Mojave has been involved in aerospace since the earliest days of flight. It was here over the skies of Edwards Air Force Base that Chuck Yeager first broke the sound barrier and it’s still the place where the Space Shuttle touches down when the weather is bad in Florida. The Mojave airport was home to the Rutan Voyager, the first unrefueled aircraft to fly nonstop around the world, and is today the site of the first inland spaceport in America, where in 2004 SpaceShipOne made the first private spaceflight in history.  

Mojave is also a center for renewable energy. On a recent drive through the town, we saw an entire trainload of new propellers pass by on their way to the wind generators that dot the nearby Tehachapi Mountains. And in the surrounding Mojave Desert, limitless sunshine powers some of the world’s largest solar energy plants.

Let’s not forget, Los Angeles only tumored into what it is today in just a few generations. Mojave today has the open space, and the emerging technologies that may soon make the area attractive to millions.

As a fan of the desert, and of open space, I sincerely hope I’m wrong.

A future mini-mall site?


High Culture in the High Desert

David Hockney's "Pearblossom Highway #2."

I make collages. I’ve been doing it since I was a kid. I hang the larger ones in our garage – our collage garage. I collage because I can’t paint.

David Hockney creates collages, but unlike me, he can paint. Boy, can he paint! And instead of hanging his works in his garage, they are housed in the leading art museums of the world.

The official name of my favorite Hockney collage is Pearblossom Hwy., 11-18 April 1986, #2. It’s a large work assembled from nearly 800 individual photographs taken from a lonely road that crosses Pearblossom Highway (California 138) in the Antelope Valley.

The collage’s setting is a familiar one to anyone who has ever driven through the Mojave Desert, with lots of brown sand, blue sky, and otherworldly Joshua Trees. The only colors to break the landscape’s monotony are the reflective yellows on a “Stop Ahead” sign and double-center line, a green “California 138” sign, the white “Stop Ahead” lettering on the highway, a red “Stop” sign, and multi-colored beer bottles and flattened soft drink cans that litter the sides of the road.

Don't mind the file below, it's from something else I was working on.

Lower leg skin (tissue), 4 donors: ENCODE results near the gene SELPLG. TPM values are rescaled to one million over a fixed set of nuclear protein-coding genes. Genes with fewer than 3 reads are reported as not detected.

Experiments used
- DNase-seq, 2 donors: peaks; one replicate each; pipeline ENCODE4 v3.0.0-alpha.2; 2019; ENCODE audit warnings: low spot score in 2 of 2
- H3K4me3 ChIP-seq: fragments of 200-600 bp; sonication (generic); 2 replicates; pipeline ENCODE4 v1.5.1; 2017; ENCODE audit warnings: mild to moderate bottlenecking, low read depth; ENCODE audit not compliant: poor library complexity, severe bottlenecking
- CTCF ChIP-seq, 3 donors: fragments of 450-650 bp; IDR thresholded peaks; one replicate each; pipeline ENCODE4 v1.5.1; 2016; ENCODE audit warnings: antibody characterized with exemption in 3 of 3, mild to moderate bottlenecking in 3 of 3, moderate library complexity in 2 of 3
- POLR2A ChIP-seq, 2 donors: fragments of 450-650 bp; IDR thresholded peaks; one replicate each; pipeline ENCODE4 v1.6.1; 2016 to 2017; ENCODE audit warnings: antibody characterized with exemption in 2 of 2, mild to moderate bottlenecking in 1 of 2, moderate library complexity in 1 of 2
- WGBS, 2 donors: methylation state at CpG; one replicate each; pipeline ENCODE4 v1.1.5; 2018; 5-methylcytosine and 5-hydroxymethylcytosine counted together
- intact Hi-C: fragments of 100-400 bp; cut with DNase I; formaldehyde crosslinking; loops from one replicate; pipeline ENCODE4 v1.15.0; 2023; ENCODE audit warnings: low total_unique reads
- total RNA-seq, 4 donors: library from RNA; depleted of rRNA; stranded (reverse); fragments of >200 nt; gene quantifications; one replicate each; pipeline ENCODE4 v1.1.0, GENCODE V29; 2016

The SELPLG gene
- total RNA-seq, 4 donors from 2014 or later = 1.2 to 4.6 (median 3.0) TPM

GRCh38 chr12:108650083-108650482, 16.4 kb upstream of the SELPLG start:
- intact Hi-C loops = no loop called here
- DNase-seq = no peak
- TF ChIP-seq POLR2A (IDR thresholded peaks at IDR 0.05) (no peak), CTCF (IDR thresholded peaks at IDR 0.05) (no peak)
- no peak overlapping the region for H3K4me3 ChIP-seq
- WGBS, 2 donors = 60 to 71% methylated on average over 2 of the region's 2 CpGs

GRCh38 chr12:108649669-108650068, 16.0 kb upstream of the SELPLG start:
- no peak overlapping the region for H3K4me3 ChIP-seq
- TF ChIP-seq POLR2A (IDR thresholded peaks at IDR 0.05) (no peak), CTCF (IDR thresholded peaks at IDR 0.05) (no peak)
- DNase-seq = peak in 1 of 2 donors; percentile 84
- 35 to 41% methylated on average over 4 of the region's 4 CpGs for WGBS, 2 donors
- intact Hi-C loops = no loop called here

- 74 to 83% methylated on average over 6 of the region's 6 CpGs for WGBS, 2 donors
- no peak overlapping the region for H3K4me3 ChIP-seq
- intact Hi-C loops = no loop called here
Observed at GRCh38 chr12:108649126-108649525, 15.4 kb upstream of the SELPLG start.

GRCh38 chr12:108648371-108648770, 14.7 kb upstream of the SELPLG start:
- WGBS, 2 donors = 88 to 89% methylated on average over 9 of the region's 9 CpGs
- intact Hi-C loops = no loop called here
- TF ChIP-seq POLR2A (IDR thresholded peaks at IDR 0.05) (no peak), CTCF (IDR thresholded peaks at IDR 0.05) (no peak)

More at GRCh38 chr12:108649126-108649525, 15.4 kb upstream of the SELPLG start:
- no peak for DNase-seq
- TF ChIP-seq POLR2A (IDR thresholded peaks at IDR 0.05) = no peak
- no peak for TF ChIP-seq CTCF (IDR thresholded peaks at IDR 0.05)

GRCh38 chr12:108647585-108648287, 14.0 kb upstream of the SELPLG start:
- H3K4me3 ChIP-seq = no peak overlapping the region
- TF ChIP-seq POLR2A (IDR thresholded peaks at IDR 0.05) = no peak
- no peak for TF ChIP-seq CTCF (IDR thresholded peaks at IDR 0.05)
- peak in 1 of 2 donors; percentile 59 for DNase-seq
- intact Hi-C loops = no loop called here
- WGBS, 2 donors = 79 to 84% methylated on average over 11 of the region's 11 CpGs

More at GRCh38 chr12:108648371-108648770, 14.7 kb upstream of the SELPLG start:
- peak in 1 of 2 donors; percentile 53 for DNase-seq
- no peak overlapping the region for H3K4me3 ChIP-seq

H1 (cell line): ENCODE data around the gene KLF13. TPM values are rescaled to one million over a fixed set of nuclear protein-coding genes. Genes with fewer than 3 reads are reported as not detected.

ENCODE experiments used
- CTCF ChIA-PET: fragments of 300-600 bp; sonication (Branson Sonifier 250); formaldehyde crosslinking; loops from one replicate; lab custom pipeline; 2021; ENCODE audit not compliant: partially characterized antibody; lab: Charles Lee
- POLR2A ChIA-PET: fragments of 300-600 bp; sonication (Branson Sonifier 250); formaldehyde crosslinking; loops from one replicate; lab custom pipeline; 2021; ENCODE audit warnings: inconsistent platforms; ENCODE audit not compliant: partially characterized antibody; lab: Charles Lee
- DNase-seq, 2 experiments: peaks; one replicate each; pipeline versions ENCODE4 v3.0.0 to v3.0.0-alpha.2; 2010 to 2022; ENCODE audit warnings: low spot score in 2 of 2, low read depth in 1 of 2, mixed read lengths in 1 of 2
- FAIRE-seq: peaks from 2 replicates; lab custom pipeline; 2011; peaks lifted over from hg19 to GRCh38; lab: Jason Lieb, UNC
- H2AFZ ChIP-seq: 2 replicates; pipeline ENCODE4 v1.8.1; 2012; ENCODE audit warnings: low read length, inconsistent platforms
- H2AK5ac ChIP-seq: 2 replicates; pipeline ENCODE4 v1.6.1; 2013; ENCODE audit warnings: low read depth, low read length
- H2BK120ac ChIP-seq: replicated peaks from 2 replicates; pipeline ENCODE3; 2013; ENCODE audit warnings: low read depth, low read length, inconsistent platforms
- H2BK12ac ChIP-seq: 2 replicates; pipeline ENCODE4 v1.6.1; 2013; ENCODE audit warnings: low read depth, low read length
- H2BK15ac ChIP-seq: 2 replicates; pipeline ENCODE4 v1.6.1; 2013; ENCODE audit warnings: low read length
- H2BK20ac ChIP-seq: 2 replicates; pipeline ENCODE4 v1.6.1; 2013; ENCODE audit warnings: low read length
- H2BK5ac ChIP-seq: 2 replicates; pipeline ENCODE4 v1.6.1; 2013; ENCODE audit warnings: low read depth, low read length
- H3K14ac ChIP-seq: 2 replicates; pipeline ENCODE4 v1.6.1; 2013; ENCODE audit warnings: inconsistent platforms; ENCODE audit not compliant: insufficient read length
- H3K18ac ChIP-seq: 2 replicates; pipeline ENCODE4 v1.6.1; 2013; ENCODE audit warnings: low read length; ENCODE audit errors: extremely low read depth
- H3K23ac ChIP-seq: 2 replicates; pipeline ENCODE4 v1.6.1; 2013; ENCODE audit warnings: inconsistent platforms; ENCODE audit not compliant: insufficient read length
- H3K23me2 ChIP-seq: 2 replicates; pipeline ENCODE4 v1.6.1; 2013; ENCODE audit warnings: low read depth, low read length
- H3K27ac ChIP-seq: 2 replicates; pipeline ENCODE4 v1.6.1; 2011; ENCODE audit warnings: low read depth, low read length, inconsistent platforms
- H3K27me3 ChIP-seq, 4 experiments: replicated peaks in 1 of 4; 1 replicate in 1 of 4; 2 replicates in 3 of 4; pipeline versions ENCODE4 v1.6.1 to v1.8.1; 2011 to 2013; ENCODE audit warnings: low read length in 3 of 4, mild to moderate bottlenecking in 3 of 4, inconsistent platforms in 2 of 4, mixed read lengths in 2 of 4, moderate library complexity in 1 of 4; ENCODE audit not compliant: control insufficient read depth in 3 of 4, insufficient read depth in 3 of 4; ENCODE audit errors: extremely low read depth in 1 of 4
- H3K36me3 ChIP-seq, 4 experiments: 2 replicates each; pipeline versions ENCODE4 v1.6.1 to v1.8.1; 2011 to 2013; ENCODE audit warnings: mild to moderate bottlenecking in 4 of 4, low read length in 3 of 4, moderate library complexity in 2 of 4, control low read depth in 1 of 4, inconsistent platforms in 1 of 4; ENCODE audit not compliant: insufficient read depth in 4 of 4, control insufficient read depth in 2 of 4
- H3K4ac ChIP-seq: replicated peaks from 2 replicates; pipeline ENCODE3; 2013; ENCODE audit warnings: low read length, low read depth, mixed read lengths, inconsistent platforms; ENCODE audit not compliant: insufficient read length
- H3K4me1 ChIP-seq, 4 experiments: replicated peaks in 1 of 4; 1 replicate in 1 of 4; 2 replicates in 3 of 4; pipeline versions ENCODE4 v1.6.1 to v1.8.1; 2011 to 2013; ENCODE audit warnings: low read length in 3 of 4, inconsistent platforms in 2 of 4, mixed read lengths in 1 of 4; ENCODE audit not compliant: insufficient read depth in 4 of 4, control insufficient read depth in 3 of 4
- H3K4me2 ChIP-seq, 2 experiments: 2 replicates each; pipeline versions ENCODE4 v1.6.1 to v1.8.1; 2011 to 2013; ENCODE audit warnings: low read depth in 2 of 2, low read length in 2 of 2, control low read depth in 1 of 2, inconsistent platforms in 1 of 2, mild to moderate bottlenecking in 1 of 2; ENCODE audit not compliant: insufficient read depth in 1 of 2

Recently when I was driving along Pearblossom Highway I got to wondering where the photographs were actually shot. Was the intersection still recognizable, or was it covered with tract housing? I did some web searches when I got home, but sometimes Google isn’t as omniscient as advertised, and the location eluded all of my searches. I printed out a copy of the photo-mosaic and jumped into the car. It was time for a road trip.

My wife Kim and I motored up the Antelope Freeway to the Pearblossom Highway exit and turned east. As we neared the town of Pearblossom, the landscape started to look more and more like the collage. The proprietor of a local art gallery thought the intersection was just a couple of miles away at 165th Street. We thanked him and proceeded east.  

As we neared the intersection, we both sensed that the completion of our quest was at hand. I turned left, pulled a U-turn, and parked about a hundred feet from the intersection. We took a long look, turned to each other, high-fived, and then kissed. This was the place.

The road looked to be in better condition and a bit less lonely than it appeared in 1986. There was still litter along its sides, but on this particular day I spotted more Red Bull cans than beer bottles.

But the most obvious change was the absence of the landmark “Stop” and “Stop Ahead” signs. They had both been replaced a few years ago with a traffic light when the 138 was widened to four-lanes.

 I wonder if the highway workers who removed the signs had any idea they were dismantling cultural icons?

The site today.